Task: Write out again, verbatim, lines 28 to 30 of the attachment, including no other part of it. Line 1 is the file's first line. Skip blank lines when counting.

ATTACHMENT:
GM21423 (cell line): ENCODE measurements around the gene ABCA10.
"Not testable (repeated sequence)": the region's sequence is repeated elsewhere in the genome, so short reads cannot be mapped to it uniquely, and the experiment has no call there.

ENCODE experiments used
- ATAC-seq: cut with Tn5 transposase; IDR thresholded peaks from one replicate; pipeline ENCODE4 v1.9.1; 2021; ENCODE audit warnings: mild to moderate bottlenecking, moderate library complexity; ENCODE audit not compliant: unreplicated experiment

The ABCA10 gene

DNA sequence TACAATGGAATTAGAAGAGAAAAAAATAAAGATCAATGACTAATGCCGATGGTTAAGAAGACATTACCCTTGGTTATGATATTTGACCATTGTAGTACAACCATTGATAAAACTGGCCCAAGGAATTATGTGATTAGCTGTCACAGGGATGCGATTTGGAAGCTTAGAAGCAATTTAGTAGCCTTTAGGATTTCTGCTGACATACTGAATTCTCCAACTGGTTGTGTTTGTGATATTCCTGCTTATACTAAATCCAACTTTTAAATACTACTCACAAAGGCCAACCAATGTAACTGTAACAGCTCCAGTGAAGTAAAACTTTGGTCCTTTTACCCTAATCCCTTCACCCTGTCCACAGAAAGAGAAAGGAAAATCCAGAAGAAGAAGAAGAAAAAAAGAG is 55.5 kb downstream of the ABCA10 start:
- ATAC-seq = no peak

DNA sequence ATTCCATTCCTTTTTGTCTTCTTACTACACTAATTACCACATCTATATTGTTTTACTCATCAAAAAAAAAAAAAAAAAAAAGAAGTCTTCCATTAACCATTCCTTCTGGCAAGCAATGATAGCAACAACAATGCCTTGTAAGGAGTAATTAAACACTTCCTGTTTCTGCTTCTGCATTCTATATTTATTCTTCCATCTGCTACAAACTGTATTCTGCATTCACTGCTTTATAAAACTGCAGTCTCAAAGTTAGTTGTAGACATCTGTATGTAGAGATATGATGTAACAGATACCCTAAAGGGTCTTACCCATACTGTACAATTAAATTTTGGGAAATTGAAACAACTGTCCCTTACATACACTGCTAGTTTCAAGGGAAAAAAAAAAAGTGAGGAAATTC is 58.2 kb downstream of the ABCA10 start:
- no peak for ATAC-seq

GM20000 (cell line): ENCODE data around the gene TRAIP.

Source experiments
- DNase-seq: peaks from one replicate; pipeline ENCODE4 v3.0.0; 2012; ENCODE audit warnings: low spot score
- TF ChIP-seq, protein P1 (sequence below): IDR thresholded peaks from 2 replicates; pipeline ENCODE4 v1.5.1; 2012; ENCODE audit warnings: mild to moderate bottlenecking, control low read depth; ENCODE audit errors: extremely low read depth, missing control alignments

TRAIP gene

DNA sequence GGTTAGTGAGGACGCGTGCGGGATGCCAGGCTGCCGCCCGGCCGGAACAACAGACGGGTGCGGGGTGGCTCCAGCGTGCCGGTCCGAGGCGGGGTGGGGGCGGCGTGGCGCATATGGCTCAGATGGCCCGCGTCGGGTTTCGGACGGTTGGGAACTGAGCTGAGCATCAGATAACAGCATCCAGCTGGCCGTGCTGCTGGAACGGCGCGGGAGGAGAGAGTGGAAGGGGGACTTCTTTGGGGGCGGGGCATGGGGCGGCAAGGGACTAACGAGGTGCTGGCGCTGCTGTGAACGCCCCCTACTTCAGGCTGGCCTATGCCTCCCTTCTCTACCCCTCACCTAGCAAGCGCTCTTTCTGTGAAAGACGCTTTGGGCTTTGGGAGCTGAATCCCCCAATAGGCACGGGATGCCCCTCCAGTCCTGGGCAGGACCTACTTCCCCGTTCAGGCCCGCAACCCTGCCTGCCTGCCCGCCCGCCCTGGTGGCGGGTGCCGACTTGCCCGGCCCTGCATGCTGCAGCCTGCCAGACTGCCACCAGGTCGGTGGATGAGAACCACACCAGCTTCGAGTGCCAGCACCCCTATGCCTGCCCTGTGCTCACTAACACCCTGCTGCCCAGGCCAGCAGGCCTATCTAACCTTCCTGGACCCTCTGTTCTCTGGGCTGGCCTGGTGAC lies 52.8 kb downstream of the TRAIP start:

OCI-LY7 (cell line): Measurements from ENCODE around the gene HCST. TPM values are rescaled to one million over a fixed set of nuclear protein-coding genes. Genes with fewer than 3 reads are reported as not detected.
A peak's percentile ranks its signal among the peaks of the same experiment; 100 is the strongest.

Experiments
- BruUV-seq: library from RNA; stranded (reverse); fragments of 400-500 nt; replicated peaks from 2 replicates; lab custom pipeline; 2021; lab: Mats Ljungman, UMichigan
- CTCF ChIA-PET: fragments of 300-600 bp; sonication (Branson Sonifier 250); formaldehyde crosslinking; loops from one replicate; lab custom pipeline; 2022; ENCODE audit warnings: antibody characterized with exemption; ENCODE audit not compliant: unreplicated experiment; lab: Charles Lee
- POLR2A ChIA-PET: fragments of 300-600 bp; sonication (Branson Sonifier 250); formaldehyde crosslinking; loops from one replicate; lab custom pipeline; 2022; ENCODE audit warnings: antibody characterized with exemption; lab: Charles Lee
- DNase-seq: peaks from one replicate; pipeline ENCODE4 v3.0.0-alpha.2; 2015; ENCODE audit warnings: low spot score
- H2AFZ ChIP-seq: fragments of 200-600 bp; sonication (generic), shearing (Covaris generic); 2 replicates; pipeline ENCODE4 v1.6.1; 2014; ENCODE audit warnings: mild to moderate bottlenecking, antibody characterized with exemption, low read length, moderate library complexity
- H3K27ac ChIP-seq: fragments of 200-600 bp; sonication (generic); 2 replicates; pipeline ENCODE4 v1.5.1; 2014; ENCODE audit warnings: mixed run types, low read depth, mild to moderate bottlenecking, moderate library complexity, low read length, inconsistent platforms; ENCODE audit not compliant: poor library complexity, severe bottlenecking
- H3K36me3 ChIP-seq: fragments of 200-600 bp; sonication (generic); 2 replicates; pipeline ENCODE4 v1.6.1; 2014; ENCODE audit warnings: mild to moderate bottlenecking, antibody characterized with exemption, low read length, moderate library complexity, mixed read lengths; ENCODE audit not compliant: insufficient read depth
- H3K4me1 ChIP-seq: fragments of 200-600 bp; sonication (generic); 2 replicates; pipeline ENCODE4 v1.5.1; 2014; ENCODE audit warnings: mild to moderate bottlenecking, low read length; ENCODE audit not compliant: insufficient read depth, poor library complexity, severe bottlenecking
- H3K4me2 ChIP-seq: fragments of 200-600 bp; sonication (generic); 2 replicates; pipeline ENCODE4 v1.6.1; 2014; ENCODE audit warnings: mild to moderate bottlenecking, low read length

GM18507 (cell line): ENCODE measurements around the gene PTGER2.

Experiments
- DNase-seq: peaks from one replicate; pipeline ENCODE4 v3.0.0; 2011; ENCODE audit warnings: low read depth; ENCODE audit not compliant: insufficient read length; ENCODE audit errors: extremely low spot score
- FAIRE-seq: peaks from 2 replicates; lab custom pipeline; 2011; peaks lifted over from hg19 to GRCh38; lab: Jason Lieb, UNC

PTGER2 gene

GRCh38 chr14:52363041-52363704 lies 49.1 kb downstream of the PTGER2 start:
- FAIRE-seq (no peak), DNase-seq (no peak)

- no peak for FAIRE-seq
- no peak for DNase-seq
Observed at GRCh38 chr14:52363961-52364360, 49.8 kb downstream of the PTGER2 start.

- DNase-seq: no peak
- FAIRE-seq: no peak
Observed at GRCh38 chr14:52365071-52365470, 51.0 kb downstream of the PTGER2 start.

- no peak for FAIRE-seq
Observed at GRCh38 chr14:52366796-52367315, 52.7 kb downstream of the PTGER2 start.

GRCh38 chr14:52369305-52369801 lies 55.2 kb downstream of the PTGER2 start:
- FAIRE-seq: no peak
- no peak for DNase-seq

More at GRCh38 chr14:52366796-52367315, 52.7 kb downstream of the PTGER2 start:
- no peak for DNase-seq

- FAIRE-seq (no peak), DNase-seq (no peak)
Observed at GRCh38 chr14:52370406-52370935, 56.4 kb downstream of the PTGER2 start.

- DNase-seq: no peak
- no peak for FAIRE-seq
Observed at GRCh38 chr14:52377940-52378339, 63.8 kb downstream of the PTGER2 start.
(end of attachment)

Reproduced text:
GM18507 (cell line): ENCODE measurements around the gene PTGER2.

Experiments
- DNase-seq: peaks from one replicate; pipeline ENCODE4 v3.0.0; 2011; ENCODE audit warnings: low read depth; ENCODE audit not compliant: insufficient read length; ENCODE audit errors: extremely low spot score